The Corner

An Unpopular Leader

For those who still believe that Ahmadinejad is popular, ask yourself if a popular government would be frightened of any and all criticism from its own people.  As he is.  This comes from Roozonline:

The press in Iran has been threatened and curtailed several times since the new administration of president Ahmadinejad took office last June. In yet another similar measure, the Ministry of Islamic Guidance, which controls the media in this country, issued a directive to press publications which in practice bans them from quoting all available news sources in their reporting.

According to the letter, this decision was reached after long discussions at the National Security Council. The letter lists 24 ‘reliable and valid’ news sources which may be used by the media to publish their news. These news sources are said to have official permits from Iranian authorities to operate in the country. The news agencies include IRNA, ISNA student news agency, Fars news agency, IPNA sports news agency, Miras (CHN cultural heritage news agency), Shana, IQNA Quran news agency, Shabestan religious news agency, YJC (Young Journalists Club, Bashgahe Khabarnegarane Javan), IANA, IUNA, Palestine Information Center (Markaze Etelaatresani Felestin), IRIBNEWS (Vahed Markazi Khabar), ILNA labor news agency, Mehr news agency, PANA (aka Pars News Agency), Shabakeh Khabar Daneshjoo (student news agency), Moj, ANA (which publishes Asre Emrouz), ITNA information technology news, Gods, Sina, Iska News, and ISJA (government agency affiliated to rightwing political factions).

According to the directive, news agencies are not permitted to quote or translate news items from ‘suspicious’ news sources. The directive defines suspicious news sources to be those that ‘negate the achievements of the Islamic revolution, and the popular (democratic), anti-corruption and anti-imperialist spirit of the ninth government (i.e. that of president Ahmadinejad), and particularly the scientific achievements of the past year in Iran.”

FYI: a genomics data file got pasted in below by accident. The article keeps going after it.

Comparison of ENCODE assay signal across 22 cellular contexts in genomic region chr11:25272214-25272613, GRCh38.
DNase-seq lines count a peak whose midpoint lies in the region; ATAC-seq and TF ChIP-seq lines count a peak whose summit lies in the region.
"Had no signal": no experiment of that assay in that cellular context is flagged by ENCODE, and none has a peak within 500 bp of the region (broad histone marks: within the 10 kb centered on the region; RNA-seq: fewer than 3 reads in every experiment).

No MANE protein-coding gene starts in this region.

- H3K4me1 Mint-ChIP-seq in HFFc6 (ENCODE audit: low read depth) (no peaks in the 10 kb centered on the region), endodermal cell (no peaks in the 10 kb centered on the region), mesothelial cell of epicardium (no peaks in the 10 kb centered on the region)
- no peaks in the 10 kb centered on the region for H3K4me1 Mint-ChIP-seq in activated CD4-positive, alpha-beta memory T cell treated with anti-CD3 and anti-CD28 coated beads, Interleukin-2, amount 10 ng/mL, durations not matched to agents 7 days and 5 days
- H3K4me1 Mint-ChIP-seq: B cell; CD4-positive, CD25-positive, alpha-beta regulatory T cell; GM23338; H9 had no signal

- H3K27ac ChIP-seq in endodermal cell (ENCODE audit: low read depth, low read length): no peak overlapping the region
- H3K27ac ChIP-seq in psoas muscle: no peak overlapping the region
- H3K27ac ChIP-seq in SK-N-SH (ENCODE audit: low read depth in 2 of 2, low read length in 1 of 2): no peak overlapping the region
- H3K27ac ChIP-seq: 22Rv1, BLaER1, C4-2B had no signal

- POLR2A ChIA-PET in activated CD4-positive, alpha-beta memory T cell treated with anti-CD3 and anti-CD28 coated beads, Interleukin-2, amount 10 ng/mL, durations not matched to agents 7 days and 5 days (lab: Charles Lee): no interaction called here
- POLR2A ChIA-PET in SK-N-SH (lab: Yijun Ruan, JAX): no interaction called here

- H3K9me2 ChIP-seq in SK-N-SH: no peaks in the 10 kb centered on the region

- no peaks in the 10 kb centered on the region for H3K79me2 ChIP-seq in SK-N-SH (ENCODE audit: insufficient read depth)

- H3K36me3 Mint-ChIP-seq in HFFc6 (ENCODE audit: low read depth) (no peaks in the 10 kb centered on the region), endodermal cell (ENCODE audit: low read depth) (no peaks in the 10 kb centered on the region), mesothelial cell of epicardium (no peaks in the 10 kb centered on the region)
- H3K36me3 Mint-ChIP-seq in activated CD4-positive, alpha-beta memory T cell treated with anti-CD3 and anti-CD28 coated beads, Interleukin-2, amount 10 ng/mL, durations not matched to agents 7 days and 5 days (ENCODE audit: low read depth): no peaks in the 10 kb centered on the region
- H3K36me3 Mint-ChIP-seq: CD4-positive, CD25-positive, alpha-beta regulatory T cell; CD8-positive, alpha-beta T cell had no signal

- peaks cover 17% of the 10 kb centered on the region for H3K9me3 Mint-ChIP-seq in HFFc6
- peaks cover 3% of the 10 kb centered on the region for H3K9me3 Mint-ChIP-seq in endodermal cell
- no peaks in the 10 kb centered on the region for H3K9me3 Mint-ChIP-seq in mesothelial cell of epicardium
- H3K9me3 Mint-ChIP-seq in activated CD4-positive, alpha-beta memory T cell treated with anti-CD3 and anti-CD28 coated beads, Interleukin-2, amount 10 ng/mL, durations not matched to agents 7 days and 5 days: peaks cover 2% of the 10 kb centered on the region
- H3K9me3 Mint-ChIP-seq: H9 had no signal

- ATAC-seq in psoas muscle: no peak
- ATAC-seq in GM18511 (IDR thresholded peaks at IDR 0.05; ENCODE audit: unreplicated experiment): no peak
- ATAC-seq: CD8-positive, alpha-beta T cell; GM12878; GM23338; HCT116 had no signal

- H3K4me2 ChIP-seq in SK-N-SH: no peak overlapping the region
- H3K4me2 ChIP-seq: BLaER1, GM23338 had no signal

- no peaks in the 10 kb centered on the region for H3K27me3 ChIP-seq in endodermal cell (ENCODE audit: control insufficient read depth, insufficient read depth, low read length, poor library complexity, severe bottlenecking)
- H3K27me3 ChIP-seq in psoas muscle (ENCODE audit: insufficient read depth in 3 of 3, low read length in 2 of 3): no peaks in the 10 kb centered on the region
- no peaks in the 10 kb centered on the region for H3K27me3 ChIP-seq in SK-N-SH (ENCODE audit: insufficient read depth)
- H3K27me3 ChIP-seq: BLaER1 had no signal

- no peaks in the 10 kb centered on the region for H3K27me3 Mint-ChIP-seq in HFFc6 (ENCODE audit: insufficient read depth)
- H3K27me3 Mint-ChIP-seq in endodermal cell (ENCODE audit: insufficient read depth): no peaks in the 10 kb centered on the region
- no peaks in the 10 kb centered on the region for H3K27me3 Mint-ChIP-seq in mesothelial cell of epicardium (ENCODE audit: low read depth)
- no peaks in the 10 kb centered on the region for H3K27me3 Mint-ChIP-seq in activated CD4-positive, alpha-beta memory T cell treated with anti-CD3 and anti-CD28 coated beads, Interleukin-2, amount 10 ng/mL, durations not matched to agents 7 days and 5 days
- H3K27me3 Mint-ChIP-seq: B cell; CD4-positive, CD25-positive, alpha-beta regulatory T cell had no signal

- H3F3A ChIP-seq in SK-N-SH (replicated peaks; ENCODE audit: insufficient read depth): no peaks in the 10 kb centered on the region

The directive warns newspapers that their publications or news service would be jeopardized if they publish news or reports from sources other than those on its list.

Because of this directive, many newspapers and news agencies in Iran did not quote or publish any news reports from sites that are not listed on the ministry’s instructions. Even those Iranian operated news websites that are close to the Iranian regime but occasionally raise criticism over some official policies or views, such as Aref, Farda, Baztab, Alef, and Aftab are now included in this ban and must follow the new guidelines. This new method of censorship and control comes after the Iranian regime has tried other methods to control the printed media. When it first assumed power, the ninth government of the Islamic regime summoned many journalists, reporters and writers to its security agencies and warned them about publishing and writing on the sensitive nuclear and economic policies of the government. Then came the filters that were imposed on many news websites such as Emrouz, Rooz Online, and BBC Persian Service. Then many publications were the target of judicial suites, resulting in the trial and sentencing of many journalists.

It appears that as the nuclear crises approaches its final hours of decision, the government will impose even controls and restrictions on the media in an effort to control public opinion over the issue.

Michael LedeenMichael Ledeen is an American historian, philosopher, foreign-policy analyst, and writer. He is a former consultant to the National Security Council, the Department of State, and the Department of Defense. ...